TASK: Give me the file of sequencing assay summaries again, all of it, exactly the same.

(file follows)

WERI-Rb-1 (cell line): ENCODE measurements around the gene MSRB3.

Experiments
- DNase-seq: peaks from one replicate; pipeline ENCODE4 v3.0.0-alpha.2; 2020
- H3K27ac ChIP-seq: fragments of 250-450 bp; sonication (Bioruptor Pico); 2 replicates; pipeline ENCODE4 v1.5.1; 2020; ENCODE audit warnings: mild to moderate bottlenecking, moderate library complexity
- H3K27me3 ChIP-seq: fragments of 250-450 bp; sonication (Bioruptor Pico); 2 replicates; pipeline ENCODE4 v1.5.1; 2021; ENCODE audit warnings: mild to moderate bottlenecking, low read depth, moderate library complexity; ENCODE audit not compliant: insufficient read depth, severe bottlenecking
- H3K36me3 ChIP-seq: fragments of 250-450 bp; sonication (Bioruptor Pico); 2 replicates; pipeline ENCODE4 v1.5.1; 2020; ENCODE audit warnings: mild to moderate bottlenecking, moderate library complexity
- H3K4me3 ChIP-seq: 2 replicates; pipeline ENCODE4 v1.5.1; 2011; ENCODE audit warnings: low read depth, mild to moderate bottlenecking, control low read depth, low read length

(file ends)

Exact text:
WERI-Rb-1 (cell line): ENCODE measurements around the gene MSRB3.

Experiments
- DNase-seq: peaks from one replicate; pipeline ENCODE4 v3.0.0-alpha.2; 2020
- H3K27ac ChIP-seq: fragments of 250-450 bp; sonication (Bioruptor Pico); 2 replicates; pipeline ENCODE4 v1.5.1; 2020; ENCODE audit warnings: mild to moderate bottlenecking, moderate library complexity
- H3K27me3 ChIP-seq: fragments of 250-450 bp; sonication (Bioruptor Pico); 2 replicates; pipeline ENCODE4 v1.5.1; 2021; ENCODE audit warnings: mild to moderate bottlenecking, low read depth, moderate library complexity; ENCODE audit not compliant: insufficient read depth, severe bottlenecking
- H3K36me3 ChIP-seq: fragments of 250-450 bp; sonication (Bioruptor Pico); 2 replicates; pipeline ENCODE4 v1.5.1; 2020; ENCODE audit warnings: mild to moderate bottlenecking, moderate library complexity
- H3K4me3 ChIP-seq: 2 replicates; pipeline ENCODE4 v1.5.1; 2011; ENCODE audit warnings: low read depth, mild to moderate bottlenecking, control low read depth, low read length